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direction, they thought it one of their first duties to maintain their own Eastern empire; or, to put it another way, to contrive that Great Britain should be subject to Russian ascendancy (if ever), at the remotest period allowed by destiny. Such were the ideas on which England’s Russian policy was founded. In 1876 this policy revived as a matter of course in the Cabinet, and as spontaneously, though not upon a first provocation, became popular almost to fury. And furiously popular it remained. But a strong opposing current of feeling, equally passionate, set in against the Turks; war began and lasted long; and as the agitation at home and the conflict abroad went on, certain of Disraeli’s colleagues, who were staunch enough at the beginning, gradually weakened. It is certainly true that Disraeli Avas prepared, in all senses of the word, to take strong measures against such an end to the war as the San Stefano treaty threatened. Rather than suffer that, he Avould have fought the Russians in alliance with the Turks, and had gone much farther in maturing a scheme of attack and defence than was known at the time or is commonly known now. That there was a master motive for this resolution may be taken for granted ; and it is to be found in a belief that not to throw back the Russian advance then was to lose England’s last chance of postponing to a far future the predominance of a great rival power in the East. How much or how little judgment shows in that calculation, when viewed in the light of later days, we do not discuss. What countenance it had from his colleagues dropped away. At the end their voices Avere strong enough to insist upon the diplomatic action which at no point falls back on the sword; Lord Derby (foreign minister) being among the first to make a stand on that resolution, though he was not the first seceder from the Government. Such diplomacy in such conditions is paralytic. It cannot speak thrice, with whatever affectation of boldness, Avithout discovering its true character to trained ears ; which should be remembered when Disraeli’s successes at Berlin are measured. It should be remembered that what with the known timidity of his colleagues, and what with the strength and violence of the Russian party in England, his achievement at Berlin was like the reclamation of butter from a dog’s mouth; as Prince Bismarck understood in acknowledging Disraeli’s gifts of statesmanship. It should also be remembered, when his Eastern policy in 1876-78 is denounced as malign and a failure, that it was never carried out. Good or bad, ill or well calculated, effective existence was denied to it; and a man cannot be said to have failed in what he was never permitted to attempt. The nondescript course of action Avhich began at the Constantinople Conference and ended at Berlin was not of his direction until its few last days. It only marked at various stages the thwarting and suppression of his policy by colleagues who were haunted night and day by memories of the Crimean war, and not least, probably, by the fate of the statesmen who suffered for its blunders and their, own. Disraeli also looked back to those blunders, and he Avas by no means insensible to the fate of fallen ministers. But just as he maintained at the time of the conflict, and after, that there would have been no Crimean war had not the British Government convinced the Tsar that it was in the hands of the peace party, so now he believed that a bold policy would prevent or limit war, and at the worst put off grave consequences which otherwise would make a rapid advance. As if aware of much of this, the country was well content with Disraeli’s successes at Berlin, though sore on some points, he himself sharing the soreness. et there were great days for him after his return. At the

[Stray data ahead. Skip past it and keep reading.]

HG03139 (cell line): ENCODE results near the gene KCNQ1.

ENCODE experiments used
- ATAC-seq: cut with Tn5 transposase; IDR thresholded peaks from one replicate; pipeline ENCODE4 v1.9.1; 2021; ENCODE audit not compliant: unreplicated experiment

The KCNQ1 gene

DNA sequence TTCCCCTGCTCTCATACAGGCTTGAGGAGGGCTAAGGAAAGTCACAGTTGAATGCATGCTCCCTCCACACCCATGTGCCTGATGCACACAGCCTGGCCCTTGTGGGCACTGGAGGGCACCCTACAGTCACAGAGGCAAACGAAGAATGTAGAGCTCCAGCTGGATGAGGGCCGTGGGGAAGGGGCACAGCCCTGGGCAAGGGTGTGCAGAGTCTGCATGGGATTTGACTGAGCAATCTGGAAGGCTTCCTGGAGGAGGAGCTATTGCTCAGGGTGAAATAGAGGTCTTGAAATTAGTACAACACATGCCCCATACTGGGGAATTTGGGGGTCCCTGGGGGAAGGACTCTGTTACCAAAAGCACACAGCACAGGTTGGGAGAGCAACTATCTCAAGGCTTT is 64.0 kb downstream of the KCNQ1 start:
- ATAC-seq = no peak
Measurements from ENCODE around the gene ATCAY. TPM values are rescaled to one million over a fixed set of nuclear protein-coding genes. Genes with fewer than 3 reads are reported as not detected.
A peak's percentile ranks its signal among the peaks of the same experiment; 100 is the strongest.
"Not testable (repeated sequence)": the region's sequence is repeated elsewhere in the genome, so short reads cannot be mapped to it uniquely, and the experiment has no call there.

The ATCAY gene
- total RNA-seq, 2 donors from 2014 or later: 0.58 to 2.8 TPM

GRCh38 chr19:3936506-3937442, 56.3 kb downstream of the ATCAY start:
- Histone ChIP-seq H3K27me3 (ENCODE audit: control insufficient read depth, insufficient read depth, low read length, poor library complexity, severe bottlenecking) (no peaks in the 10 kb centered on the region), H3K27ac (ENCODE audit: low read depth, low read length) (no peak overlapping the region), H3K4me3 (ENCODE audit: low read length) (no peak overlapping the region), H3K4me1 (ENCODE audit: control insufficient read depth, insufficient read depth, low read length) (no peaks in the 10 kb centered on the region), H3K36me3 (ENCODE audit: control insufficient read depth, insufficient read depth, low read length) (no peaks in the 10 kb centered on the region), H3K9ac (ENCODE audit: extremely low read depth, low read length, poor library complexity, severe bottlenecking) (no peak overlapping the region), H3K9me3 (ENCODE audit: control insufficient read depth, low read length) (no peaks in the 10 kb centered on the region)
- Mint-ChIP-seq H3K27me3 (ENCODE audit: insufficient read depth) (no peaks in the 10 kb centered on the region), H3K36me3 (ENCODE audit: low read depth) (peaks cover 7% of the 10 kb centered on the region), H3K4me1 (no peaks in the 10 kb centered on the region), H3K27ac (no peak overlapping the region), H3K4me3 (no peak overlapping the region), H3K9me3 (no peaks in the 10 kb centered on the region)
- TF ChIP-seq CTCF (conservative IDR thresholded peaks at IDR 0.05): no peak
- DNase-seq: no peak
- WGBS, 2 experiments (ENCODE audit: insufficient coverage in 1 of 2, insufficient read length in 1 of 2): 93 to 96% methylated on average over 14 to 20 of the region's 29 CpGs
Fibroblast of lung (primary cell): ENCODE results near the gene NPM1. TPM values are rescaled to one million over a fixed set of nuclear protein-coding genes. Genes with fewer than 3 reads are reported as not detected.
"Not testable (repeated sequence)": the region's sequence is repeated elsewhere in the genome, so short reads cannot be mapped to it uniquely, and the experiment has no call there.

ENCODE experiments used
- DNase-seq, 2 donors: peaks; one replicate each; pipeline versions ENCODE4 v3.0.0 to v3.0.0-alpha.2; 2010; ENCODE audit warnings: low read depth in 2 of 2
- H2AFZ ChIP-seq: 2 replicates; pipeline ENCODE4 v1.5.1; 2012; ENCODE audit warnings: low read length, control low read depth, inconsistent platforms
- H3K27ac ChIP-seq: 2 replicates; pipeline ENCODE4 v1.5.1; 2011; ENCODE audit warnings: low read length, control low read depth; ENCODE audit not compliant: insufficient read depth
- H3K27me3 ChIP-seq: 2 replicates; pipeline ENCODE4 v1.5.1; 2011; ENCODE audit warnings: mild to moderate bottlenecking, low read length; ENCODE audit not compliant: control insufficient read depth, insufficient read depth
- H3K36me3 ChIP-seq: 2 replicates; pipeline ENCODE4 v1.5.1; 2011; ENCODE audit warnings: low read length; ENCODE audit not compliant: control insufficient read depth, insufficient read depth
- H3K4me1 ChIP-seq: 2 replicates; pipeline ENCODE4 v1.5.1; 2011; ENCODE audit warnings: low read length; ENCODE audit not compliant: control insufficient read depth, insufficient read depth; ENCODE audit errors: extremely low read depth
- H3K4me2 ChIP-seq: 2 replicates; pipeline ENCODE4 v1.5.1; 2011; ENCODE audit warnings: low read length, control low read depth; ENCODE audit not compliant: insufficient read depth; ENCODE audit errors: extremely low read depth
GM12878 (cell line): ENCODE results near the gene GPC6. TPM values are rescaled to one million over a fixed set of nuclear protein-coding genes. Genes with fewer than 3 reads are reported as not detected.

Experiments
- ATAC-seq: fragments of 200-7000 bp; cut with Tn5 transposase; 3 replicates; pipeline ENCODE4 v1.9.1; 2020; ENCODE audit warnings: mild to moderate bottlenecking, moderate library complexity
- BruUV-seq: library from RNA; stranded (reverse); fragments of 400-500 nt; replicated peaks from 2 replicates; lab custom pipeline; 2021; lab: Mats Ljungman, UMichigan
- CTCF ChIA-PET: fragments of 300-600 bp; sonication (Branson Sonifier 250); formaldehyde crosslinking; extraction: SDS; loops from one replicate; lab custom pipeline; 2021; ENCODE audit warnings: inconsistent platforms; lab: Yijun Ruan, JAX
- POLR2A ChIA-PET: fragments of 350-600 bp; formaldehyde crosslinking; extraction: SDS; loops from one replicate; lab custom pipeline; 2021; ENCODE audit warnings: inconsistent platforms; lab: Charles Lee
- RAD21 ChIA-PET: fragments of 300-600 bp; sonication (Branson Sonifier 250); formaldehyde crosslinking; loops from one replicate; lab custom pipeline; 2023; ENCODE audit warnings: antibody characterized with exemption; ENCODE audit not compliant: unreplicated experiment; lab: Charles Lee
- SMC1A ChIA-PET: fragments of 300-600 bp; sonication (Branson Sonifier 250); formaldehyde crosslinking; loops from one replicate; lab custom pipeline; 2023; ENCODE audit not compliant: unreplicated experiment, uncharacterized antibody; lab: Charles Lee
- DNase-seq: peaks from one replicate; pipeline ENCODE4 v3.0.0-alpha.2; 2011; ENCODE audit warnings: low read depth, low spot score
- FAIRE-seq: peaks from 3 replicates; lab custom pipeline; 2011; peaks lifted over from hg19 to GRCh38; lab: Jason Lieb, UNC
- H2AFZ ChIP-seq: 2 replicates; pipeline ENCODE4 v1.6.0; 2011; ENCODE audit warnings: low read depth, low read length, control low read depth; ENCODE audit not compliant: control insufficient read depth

Berlin Conference he had established a formidable reputation ; the popularity he enjoyed at home was affectionately enthusiastic; no minister had ever stood in more cordial relations with his sovereign ; and his honours in every kind were his OAvn achievement against unending disadvantage. But he was soon to suffer irretrievable defeat. A confused and unsatisfactory war in Afghanistan, troubles yet more unsatisfactory in South Africa, conspired with two or three years of commercial distress to invigorate “ the swing of the pendulum ” AArhen he dissolved parliament in 1880. Dissolution the year before would have been wiser, but a certain pride forbade. The elections Avent heavily against him. He took the blow with composure, and sank easily into a comparative retirement. Yet he still watched affairs as a great party leader should, and from time to time figured vigorously in debate. Meanwhile he had another novel to sit down to—the poor though highly characteristic Endymion; which, to his great surprise and equal pleasure, Avas replaced on his table by a cheque for ten thousand pounds. Yet even this satisfaction had its tang of disappointment; for though Endymion was not Avholly written in his last days, it Avas in no respect the success that Lothair was. This also he could bear. His description of his grandfather recurs to us: “A man of ardent character, sanguine, courageous, and fortunate, with a temper which no disappointment could disturb.” As Earl of Beaconsfield (failing health had compelled him to take refuge in the House of Lords in 1876) Benjamin Disraeli died in his house in Curzon Street on the 19th of April 1881. The likelihood of his death was publicly known for some days before the event, and then the greatness of his popularity and its warmth Avere declared for the first time. No such demonstration of grief was expected even by those who grieved the most. He lies in Hughenden churchyard, in a rail-enclosed grave, with liberty for the turf to grow betAveen him and the sky. Within the church is a marble tablet, placed there by his Queen, Avith a generous inscription to his memory. The anniversary of his death has since been honoured in an unprecedented manner, the 19th of April being celebrated as “ Primrose Day ”—the primrose, for reasons impossible accurately to define, being popularly supposed to have been Disraeli’s favourite floAver. Even among his friends in youth (Sir Edward Lytton Bulwer, for an(j example), and not improbably among the City i^flue^e men who wagered their money in irrecoverable loans to him on the chance of his success, there may haA'e been some who compassed the thought of Benjamin Disraeli as prime minister and peer; but at no time could any fancy have imagined him remembered so enduringly as Lord Beaconsfield has been. It is possible that Sarah Disraeli (the Myra of Endymion), or that “ the most severe of critics but a perfect wife,” may have had such dreams—hardly that they could have occurred to any mind but a devoted woman’s. Disraeli’s life Avas a succession of surprises, but none was so great as that he should be remembered after death more widely, lastingly, respectfully, affectionately, than any other statesman in the long reign of Queen Victoria. While he lived he did not seem at all cut out for that distinction even as an Imperialist. Significant as was the common grief when he died, no such consequence could be inferred from it, and certainly not from the elections of 1880. It stands, however, this high distinction, and with it the thought that it would have been denied to him altogether had the “adventurer” and “mystery man” of the ’sixties died at the age of threescore years and ten. We have said that never till 1872 did he look upon the full cup of popularity. It might have been said that even at that